Intel Finds AMD Litigation Inside

    June 28, 2005
    WebProNews Staff

Chipmaker AMD has filed an antitrust suit against bitter rival Intel over its dominant position in the OEM industry.

Let’s hope Paul Otellini picked up some Pepcid last night, because Hector Ruiz and AMD are doing their best to give him a bad case of indigestion.

It appears AMD’s patience with the marketplace has finally run out. After years of rejection by PC market leader Dell, and being passed over by Apple when it switched to Intel processors, AMD seems to be saying enough is enough.

AMD claims Intel used a combination of financial inducements and threats to keep AMD out of dozens of companies. It is likely AMD will seek damages equal to billions of dollars in the suit.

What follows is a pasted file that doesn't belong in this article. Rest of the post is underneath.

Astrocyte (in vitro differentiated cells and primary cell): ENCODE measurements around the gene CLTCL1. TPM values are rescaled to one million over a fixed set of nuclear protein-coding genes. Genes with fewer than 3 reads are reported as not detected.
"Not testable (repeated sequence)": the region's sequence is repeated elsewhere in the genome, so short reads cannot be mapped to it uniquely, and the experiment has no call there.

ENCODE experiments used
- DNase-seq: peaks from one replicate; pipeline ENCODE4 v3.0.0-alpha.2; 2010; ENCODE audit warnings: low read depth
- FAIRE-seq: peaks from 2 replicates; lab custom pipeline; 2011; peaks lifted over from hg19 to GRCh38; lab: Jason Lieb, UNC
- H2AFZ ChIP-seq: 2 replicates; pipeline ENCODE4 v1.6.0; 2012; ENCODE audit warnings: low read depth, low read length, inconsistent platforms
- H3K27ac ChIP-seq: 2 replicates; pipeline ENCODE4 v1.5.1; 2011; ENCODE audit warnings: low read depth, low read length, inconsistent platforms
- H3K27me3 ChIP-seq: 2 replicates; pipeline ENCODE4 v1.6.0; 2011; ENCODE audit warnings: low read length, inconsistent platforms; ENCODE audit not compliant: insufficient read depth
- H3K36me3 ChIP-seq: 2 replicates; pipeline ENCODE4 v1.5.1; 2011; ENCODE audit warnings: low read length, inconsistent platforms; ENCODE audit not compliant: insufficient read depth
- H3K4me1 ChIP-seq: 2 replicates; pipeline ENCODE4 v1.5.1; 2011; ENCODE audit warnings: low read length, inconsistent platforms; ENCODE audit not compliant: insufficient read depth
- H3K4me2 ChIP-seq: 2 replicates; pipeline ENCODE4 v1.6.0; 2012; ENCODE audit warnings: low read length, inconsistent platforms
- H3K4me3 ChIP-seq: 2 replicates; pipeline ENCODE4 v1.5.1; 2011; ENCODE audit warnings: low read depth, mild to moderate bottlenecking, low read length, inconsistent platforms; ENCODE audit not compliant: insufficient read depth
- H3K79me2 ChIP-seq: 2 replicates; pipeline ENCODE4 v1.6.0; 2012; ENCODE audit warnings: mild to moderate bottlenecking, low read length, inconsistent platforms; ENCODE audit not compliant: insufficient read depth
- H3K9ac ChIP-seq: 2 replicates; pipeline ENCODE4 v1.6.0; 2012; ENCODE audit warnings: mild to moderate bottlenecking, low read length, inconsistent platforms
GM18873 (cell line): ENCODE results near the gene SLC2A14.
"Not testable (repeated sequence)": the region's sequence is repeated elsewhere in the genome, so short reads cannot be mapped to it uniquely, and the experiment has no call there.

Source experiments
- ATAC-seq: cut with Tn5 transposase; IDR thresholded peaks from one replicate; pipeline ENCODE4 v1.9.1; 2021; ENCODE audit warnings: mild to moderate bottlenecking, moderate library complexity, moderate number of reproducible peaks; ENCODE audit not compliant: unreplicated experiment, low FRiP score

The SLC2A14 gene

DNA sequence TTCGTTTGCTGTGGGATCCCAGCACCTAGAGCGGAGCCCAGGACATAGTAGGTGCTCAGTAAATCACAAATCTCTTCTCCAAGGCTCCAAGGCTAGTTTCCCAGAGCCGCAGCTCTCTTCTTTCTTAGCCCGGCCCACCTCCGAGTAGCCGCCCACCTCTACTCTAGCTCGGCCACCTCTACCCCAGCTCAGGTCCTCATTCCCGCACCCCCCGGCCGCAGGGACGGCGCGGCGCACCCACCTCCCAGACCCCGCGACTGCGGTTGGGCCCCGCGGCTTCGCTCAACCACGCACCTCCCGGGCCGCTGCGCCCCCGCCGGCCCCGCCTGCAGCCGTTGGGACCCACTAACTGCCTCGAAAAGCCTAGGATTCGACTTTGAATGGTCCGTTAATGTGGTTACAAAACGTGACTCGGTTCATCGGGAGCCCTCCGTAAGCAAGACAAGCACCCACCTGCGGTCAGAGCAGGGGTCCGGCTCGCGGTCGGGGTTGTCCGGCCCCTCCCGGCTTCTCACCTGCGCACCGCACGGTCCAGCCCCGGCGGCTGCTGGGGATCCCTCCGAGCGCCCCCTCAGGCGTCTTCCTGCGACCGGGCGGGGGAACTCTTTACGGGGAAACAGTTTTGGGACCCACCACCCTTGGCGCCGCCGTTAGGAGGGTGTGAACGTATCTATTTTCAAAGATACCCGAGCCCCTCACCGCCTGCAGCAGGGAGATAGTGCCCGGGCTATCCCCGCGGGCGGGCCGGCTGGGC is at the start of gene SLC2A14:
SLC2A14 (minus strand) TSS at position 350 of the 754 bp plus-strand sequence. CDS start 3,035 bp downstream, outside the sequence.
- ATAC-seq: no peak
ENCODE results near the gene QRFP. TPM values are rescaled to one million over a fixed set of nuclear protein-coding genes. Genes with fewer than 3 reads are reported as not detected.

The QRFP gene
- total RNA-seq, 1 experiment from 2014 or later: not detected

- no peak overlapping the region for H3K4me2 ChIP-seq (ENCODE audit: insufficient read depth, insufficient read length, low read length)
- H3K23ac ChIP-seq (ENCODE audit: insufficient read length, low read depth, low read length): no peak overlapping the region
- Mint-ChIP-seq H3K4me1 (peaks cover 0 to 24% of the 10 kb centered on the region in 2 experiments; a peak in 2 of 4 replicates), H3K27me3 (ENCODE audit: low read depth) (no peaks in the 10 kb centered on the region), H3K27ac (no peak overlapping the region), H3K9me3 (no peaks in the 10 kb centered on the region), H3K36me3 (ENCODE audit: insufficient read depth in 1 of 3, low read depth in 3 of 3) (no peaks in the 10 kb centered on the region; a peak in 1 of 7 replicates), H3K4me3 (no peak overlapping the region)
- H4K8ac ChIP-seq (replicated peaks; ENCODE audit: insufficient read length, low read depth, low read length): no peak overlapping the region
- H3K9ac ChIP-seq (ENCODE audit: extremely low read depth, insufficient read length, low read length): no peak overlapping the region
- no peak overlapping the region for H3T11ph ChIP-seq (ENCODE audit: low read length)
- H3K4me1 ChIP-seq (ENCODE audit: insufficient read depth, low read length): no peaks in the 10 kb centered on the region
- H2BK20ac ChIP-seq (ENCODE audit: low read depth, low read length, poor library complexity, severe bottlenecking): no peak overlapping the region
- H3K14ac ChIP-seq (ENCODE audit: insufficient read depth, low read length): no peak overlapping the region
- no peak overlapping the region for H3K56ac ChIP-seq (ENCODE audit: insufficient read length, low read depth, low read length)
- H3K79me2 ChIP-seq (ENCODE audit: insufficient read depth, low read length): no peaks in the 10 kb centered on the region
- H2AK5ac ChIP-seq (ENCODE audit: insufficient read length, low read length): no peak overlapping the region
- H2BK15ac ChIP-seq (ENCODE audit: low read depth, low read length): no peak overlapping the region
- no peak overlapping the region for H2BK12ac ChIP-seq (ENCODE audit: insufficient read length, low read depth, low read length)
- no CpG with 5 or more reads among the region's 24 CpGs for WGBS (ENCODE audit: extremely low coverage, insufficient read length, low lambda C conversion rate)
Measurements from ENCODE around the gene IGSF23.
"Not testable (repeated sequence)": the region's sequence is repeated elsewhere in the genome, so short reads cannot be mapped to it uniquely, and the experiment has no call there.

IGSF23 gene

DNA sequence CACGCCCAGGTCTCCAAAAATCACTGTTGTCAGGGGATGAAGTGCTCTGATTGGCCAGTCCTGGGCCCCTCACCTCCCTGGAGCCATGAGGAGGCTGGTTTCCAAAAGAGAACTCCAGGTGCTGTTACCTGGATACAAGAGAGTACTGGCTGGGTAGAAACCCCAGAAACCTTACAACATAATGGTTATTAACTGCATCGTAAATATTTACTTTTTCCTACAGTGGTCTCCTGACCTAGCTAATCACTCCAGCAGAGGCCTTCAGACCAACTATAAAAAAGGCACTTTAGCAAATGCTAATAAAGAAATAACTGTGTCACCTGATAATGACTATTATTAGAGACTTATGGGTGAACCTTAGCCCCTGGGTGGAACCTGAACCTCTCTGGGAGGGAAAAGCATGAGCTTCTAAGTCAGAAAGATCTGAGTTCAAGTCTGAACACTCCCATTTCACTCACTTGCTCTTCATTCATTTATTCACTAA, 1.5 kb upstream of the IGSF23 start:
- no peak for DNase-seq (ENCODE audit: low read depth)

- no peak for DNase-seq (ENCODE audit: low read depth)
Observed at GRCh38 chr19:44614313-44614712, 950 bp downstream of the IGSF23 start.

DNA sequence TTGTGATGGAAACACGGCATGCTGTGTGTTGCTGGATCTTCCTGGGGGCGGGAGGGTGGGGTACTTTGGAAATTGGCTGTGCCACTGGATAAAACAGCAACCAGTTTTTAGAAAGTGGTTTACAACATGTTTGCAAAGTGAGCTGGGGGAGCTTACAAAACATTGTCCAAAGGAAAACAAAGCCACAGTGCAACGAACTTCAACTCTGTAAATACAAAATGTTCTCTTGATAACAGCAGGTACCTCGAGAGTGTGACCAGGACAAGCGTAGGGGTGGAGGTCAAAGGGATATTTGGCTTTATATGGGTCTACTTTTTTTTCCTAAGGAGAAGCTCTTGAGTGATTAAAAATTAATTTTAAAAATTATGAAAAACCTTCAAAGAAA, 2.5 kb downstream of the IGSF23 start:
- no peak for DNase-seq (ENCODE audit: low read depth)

Japan’s Fair Trade Commission ruled in March that Intel had violated antitrust laws there. Intel was compelling computer makers there to not use semiconductor chips from other companies. While Intel said it did not agree with the allegations, it removed wording to that effect from its contracts.

AMD filed suit in US District Court for the District of Delaware. The 48-page complaint identifies 38 companies that have been victims of alleged coercion by Intel – including large scale computer-makers, small system-builders, wholesale distributors, and retailers, through seven types of illegality across three continents.

According to AMD, then-Compaq CEO Michael Capellas said in 2000 that because of the volume of business given to AMD, Intel withheld delivery of critical server chips. Saying “he had a gun to his head,” he told AMD he had to stop buying.

Lawsuits happen frequently in the high-tech industry. While many are minor and at best nuisances, Intel could be in trouble if the District Court considers the Japanese FTC ruling as well as an ongoing European Commission investigation into the same issues.

David Utter is a staff writer for WebProNews covering technology and business. Email him here.